Last month we took a look at Nike and Under Armour digital advertising--what vehicles they use, how each is buying (direct vs. indirect), and which sites they are targeting. We'll be watching them again this summer with an eye towards Rio.
The extra dimension this summer is not soley Olympics advertising tie-ins, though. There's also the stir created by the IOC 'Rule 40' changes to the blackout rules for using Olympic athletes in ads during the games.
Reuters has noted that Under Armour will be the brand to watch for the effects of the changes to Rule 40. With Michael Phelps, and Under Armour's family of over 200 athletes, the company is looking at a range of tactics to connect their brand to the Olympics without directly sponsoring the games in Rio.
These changes end a marketing blackout during the games for companies who sponsor athletes and not the event itself. According to the USOC Rule 40/IPC Athlete Image Policy Guidance, the rule changes are intended to
"... enable continuation of in-market generic advertising featuring Rio Games participants during the Games period, thereby eliminating a significant source of athlete dissatisfaction and disruption to athlete sponsors."
The rules also try to protect the rights of sponsors. But official sponsors surely worry that the rule change will depreciate their huge investments--whether or not there are specific infractions by non-sponsor companies.
Under Armour is not a Rio sponsor. Nike is both a Supplier of the Rio 2016 Olympic Games and a Domestic Sponsor of Team USA. Sponsors pay tens of millions for the rights to use Olympic intellectual property and terms in their advertising.
The rule changes allow for "generic advertising," which means no direct or indirect association to the Rio games, Olympic/Paralympic intellectual property, or any terms generally associated with the Olympic/Paralympic games. Also, campaign concepts had to be submitted for approval six months in advance, and must have been in market and running continuously starting four months before the blackout period. For the Olympics, that means campaigns running by March 27, 2016.
With those deadlines in mind, here we look at four of the athletes with Under Armour that were in-flight earlier this year and last fall. These represent the potential lineup of campaigns that could continue during the blackout (July 27 – August 24, 2016).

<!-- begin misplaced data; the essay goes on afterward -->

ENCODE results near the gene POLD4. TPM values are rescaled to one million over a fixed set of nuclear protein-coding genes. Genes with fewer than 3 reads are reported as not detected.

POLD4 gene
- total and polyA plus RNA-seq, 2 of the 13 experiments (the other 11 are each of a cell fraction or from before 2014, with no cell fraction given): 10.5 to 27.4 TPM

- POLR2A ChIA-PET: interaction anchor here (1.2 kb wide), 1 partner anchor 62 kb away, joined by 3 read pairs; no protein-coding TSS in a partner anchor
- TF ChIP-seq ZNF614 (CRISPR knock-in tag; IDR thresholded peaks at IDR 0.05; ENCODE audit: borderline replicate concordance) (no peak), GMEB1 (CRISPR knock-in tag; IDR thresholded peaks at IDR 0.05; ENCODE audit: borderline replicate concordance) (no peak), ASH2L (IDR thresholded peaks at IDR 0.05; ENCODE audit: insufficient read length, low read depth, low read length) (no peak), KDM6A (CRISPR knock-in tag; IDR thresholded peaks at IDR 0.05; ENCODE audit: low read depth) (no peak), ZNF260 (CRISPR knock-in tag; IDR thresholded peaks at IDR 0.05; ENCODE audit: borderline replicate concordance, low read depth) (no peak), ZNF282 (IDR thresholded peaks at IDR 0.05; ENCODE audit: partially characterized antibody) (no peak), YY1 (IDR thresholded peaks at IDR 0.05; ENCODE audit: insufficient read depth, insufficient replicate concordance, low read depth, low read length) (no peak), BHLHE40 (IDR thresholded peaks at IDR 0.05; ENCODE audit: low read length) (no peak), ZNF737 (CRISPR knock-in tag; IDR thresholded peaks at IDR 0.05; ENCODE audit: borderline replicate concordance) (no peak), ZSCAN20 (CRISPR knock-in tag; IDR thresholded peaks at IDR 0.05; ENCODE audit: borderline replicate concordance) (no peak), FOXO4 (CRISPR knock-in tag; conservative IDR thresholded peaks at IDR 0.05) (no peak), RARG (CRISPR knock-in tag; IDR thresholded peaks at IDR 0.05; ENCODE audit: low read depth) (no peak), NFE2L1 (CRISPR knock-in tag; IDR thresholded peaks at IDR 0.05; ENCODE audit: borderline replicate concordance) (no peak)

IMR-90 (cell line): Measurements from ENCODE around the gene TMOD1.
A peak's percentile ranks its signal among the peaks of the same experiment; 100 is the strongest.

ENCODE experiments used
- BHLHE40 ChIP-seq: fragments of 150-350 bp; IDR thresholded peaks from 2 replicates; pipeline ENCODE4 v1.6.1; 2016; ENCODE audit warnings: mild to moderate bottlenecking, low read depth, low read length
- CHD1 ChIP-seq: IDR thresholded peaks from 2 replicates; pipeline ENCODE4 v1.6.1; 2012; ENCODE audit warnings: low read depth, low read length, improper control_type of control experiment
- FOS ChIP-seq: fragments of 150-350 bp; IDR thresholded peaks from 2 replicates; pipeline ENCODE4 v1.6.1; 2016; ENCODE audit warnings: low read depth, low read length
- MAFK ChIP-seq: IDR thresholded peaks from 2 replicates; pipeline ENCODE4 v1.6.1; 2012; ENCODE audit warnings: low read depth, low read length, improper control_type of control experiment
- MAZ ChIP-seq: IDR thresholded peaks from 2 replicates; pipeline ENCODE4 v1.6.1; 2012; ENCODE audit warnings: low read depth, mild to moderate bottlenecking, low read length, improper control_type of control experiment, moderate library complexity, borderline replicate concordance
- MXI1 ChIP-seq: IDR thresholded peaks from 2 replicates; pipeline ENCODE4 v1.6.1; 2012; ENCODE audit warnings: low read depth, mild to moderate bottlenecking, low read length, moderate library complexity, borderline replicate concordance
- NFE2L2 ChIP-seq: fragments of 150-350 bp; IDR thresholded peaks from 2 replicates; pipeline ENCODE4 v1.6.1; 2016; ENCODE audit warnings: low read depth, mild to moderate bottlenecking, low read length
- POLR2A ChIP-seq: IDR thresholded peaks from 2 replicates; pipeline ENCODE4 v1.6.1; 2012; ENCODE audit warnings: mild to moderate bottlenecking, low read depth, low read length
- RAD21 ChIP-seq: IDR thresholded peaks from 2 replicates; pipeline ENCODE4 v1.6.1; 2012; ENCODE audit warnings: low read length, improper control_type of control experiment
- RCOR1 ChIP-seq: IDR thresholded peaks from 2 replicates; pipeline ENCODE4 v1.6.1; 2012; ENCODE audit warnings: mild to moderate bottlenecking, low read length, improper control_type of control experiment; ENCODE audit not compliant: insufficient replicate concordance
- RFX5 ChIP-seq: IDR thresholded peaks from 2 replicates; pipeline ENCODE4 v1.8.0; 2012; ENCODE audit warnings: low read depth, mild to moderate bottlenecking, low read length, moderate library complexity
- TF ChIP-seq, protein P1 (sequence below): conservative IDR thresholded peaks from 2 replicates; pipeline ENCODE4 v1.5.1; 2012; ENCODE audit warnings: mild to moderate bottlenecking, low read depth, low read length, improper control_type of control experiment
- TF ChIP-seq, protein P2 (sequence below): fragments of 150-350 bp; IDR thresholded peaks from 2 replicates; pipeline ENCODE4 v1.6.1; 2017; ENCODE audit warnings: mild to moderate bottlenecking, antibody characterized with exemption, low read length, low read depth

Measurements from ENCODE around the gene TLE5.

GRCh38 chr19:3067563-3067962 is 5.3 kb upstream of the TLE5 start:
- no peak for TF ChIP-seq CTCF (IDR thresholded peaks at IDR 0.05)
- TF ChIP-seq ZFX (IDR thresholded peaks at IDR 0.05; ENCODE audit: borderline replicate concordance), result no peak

Michael Phelps has been a big bet for Under Armour. They jet set him around from their own media events to the USOC event as pretty much the face of Rule 40 marketing.
He is one of the many athletes featured in the Under Armour "RULE YOURSELF. I WILL" campaign. The video below is one of a number featuring Phelps. It was first seen on March 8 of 2016, before the March 27 deadline for flight.
Top sites for this video have been
- chicagotribune.com (Tribune Media)
- latimes.com (Tribune Media)
Team USA Women's Gymnastics
"RULE YOURSELF. I WILL" creatives include Team USA Women's Gymnastics stars too. These ads have been running since at least February of 2016.
Stephen Curry sitting this one out
Steph Curry has been "ruling" it for Under Armour for some time. But in June the Golden State Warriors guard announced he was skipping the Rio games. Curry will be resting his knee—both pictured below—which he sprained in the first round of the NBA playoffs against the Houston Rockets.
We still expect to see Stephen all over the web with Under Armour.
Mikaela Mayer fights her way onto Team USA
In March 2016, Mikaela Mayer qualified for the 2016 team after finishing as a runner up in 2012.
Mikaela has been in UA spots for the brand's Muhammad Ali collection, along with Canelo Alvarez and other boxers.
"It'll make your head spin"
Peter Carlisle, Michael Phelps representative and an agent at Octagon, predicted that there will be so many violations of the new rule, "it'll make your head spin."
The IOC stated that, "if there is a concerted effort to create an unauthorized commercial association with the Olympic Games or the Olympic properties, then we will take swift action." And the USOC plans to police marketing activity.
But they did not detail enforcement plans.
The rest of us? We can watch the ad action with Pathmatics!